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The ideas behind the music

The word-phrase Ratsinkafka is from Amanda Stewart’s poem The thing of it. The iconic rat from Orwell’s 1984 (= state/corporate power), juxtaposed with the writings of Kafka (= the predicament and alienation of contemporary humanity), conjures up an image to me which reflects much of the twentieth century.

It is not that only ‘bad’ things occurred in the 20C, but it does rate as one of the bloodiest centuries. Has the eventual domination of unbridled Capitalism set the world on the best course for the future? Is a system based, not on sharing, but on winning (= domination), a just one? The rich and powerful attain more and more, while the poorer and less adaptable have their lot improved by feeding on the leftover scraps from the masters tables.

Music & words

The vocal sounds are extracted fromm Amanda Stewart’s CD I/T and I aim in this piece to express something of the essence of her work.

I and IT - the subject and object raises many issues in the relationship between lingistics, psychoananysis and science. However, my take on I/IT is towards the concept of cosciousness - dependent upon the relationship between the perceived ‘self’ and one’s perception of the perceived ‘self’. Or, as Descartes has been paraphrased: ‘I think that I think, therefore I think that I am”.

'Ma' - to me, the most powerful word in the English language after ‘NO” - has childhood associations of safety and protection as well as its reference to the earth as mother. The Australian aboriginal people are humanity’s longest surviving connection to the past. Their connection with the land in a spiritual and a practical sense is profound.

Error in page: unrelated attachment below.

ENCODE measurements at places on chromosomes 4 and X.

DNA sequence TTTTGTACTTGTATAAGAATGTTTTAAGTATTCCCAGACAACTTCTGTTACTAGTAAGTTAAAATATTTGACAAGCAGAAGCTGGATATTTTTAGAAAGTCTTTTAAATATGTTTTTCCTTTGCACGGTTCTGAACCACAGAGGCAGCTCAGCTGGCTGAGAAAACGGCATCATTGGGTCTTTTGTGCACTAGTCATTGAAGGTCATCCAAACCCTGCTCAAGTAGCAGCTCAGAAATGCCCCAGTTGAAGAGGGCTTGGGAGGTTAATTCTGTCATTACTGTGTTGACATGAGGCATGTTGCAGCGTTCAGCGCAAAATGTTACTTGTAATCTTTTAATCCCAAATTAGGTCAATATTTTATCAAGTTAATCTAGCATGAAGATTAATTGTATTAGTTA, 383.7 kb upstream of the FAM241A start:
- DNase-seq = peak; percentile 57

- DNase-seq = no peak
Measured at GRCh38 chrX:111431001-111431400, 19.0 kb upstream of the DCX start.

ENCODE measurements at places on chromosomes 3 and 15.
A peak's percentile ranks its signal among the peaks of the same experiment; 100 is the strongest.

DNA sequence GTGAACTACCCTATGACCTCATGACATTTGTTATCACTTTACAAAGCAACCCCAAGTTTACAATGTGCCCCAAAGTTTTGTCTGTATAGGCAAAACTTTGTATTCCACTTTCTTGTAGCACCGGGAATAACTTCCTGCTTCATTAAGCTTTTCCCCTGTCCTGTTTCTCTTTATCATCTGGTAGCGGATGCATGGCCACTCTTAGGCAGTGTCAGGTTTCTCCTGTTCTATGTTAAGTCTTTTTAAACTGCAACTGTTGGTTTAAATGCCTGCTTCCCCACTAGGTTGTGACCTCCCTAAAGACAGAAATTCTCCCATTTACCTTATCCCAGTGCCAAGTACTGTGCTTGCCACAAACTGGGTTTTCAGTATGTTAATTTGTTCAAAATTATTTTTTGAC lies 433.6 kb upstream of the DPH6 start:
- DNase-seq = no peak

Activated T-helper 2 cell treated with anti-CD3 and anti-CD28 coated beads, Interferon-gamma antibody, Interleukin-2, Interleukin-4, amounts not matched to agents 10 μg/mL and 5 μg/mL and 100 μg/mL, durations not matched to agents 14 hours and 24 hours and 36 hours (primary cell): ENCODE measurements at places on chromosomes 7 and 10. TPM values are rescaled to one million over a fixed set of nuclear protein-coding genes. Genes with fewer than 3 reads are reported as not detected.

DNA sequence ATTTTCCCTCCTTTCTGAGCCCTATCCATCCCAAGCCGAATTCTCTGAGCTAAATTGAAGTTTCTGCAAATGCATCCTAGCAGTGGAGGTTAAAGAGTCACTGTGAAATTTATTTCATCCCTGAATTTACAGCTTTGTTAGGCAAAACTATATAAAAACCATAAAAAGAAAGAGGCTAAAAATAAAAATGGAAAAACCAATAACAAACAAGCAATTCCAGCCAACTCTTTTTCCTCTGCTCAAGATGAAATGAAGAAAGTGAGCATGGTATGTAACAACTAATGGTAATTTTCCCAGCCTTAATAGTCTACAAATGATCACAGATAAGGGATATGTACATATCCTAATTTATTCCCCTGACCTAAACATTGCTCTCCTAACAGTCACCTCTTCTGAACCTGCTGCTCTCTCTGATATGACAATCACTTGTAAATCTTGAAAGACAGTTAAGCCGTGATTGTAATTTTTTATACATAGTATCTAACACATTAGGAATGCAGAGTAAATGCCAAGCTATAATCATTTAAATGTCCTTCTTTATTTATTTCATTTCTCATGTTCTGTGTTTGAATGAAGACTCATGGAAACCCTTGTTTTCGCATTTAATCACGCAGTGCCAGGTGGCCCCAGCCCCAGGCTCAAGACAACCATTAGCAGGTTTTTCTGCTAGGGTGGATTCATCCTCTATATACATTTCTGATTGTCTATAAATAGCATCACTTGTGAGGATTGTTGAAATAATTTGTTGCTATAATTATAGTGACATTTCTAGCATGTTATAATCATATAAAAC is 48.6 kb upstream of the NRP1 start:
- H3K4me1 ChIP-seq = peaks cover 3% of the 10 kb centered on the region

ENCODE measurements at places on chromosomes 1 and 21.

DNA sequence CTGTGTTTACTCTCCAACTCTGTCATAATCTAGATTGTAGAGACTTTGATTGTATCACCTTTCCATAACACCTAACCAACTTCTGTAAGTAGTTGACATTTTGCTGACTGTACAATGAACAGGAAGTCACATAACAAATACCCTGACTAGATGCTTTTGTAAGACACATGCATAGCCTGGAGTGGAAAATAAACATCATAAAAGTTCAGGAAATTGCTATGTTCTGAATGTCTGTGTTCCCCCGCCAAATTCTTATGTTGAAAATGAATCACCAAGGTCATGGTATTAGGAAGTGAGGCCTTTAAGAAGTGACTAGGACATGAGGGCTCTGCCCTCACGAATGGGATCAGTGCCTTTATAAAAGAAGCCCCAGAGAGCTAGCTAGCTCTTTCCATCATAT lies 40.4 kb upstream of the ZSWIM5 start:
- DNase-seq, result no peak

It’s all gonna change at the turn of the twentieth century... - whereupon we forget the past and move forward with the New order - or is it just the same loop repeating itself yet again?


Most of the music is computer realized with tenor saxophone - Sandy Evans - and alto saxophone - Paul Cutland - superimposed. I love to work with improvisor musicians/composers. They bring with them an individual ‘sound’ and imagination that enhances the notated music and breathes life into the improvised passages producing a merging of minds.

I also wish to acknowledge the brilliant producer-ear of Tony Gorman, especially in relation to the saxophones.

This piece is dedicated to Andrew McLennan, whose contribution to Australian music and aural arts in general, deserves to be honoured much more than by this small offering of mine.

Colin Bright April 2001